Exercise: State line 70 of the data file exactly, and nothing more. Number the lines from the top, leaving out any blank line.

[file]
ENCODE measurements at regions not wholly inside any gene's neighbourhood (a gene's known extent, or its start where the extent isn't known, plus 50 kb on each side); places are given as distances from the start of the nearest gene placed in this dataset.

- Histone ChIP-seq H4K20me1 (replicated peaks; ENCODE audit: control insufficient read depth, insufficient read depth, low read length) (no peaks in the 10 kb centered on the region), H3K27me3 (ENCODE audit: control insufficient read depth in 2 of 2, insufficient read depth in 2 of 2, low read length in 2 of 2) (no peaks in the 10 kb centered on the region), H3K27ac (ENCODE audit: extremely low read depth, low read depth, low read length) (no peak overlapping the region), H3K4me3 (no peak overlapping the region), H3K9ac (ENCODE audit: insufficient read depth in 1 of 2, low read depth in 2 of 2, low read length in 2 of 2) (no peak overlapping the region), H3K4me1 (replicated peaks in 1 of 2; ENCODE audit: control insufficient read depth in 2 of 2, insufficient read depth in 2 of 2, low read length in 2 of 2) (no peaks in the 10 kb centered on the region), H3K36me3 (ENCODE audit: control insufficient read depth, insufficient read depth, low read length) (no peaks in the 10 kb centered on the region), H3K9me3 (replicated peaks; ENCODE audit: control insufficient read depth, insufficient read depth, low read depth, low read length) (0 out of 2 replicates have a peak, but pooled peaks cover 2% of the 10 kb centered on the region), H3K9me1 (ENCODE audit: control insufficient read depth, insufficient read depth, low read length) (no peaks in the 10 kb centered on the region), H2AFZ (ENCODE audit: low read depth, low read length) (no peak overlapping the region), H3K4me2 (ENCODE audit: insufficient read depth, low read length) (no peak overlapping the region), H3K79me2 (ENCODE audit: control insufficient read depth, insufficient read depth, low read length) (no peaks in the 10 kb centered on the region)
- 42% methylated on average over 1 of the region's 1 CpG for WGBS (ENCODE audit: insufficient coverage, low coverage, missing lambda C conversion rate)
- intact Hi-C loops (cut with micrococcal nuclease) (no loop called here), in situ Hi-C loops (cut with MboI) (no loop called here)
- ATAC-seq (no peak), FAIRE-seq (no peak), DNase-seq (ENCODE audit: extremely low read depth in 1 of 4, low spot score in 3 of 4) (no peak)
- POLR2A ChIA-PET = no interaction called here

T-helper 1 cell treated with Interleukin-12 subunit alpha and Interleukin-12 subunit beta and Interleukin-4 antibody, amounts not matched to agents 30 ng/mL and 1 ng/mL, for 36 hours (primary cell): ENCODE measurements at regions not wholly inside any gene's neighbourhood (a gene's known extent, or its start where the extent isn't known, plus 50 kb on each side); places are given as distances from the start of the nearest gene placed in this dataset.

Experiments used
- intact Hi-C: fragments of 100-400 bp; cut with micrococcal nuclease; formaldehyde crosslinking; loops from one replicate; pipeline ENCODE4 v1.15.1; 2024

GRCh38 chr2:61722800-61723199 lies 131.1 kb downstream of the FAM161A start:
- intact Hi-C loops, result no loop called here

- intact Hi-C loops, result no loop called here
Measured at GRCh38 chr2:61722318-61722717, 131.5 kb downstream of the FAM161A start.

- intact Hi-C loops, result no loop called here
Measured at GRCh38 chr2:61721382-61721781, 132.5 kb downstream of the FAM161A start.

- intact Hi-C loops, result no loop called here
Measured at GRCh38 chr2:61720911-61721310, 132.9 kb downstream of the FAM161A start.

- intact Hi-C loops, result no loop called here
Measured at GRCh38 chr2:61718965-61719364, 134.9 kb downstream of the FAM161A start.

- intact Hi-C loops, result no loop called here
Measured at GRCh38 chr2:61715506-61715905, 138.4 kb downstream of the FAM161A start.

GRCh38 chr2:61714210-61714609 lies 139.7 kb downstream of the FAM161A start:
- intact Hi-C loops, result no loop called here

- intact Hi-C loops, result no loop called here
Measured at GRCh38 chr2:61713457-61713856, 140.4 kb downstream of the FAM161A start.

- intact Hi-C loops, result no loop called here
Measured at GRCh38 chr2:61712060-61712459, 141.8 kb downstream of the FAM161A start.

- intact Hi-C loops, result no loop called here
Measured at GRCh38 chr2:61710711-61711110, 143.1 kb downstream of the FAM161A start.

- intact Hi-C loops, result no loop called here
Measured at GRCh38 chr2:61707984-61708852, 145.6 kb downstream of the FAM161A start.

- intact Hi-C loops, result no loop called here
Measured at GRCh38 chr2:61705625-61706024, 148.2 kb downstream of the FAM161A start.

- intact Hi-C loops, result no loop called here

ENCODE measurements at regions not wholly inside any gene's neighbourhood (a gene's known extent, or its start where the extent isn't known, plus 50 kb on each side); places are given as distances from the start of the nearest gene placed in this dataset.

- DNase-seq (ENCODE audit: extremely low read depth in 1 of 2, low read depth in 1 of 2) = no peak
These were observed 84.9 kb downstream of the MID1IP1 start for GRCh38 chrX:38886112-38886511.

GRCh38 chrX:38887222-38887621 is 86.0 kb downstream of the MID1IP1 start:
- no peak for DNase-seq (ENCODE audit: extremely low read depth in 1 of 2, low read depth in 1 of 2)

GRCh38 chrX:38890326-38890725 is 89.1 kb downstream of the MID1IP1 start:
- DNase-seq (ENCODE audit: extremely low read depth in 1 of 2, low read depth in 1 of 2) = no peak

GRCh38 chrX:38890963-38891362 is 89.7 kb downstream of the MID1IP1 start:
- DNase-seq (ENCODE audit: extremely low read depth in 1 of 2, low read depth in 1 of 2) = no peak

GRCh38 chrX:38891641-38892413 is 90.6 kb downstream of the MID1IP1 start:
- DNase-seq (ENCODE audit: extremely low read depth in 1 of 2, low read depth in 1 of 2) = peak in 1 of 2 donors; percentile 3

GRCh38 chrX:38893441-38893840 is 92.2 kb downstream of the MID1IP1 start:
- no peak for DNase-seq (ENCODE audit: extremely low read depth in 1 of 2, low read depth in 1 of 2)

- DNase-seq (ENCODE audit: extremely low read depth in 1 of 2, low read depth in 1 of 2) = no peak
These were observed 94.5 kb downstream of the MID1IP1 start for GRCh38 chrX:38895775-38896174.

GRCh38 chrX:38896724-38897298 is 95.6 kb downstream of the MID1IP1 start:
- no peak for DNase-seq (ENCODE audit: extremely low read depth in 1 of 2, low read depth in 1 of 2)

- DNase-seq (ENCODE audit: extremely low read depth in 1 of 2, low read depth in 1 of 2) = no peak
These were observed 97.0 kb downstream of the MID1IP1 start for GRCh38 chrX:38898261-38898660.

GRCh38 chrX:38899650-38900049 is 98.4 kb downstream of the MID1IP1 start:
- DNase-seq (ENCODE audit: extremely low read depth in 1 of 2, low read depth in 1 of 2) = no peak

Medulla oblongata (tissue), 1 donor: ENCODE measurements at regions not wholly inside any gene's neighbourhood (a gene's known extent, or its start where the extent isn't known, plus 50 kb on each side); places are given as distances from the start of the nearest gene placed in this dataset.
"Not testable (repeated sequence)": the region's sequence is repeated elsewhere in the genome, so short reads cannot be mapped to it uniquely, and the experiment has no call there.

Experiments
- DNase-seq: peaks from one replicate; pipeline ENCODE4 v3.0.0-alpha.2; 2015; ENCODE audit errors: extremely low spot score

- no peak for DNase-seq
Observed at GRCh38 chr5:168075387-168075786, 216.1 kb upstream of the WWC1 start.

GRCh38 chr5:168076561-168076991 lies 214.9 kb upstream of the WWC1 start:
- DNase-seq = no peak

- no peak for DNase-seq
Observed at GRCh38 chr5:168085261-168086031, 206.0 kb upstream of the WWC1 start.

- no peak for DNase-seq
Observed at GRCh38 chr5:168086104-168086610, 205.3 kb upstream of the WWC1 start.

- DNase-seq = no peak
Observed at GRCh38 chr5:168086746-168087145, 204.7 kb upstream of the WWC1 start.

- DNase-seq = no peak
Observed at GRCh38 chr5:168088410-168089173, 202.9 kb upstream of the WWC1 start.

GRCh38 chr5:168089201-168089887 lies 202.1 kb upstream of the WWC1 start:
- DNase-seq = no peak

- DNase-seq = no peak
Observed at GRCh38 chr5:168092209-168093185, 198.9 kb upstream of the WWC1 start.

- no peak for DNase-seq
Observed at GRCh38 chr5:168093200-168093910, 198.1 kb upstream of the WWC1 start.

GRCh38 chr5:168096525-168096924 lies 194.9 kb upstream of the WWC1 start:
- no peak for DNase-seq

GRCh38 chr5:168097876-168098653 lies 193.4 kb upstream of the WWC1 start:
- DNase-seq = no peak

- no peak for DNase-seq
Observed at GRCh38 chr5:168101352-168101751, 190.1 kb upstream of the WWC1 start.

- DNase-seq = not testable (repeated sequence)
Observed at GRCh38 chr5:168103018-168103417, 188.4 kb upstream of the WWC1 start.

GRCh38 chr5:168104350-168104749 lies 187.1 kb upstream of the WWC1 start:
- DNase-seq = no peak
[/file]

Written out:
- DNase-seq = no peak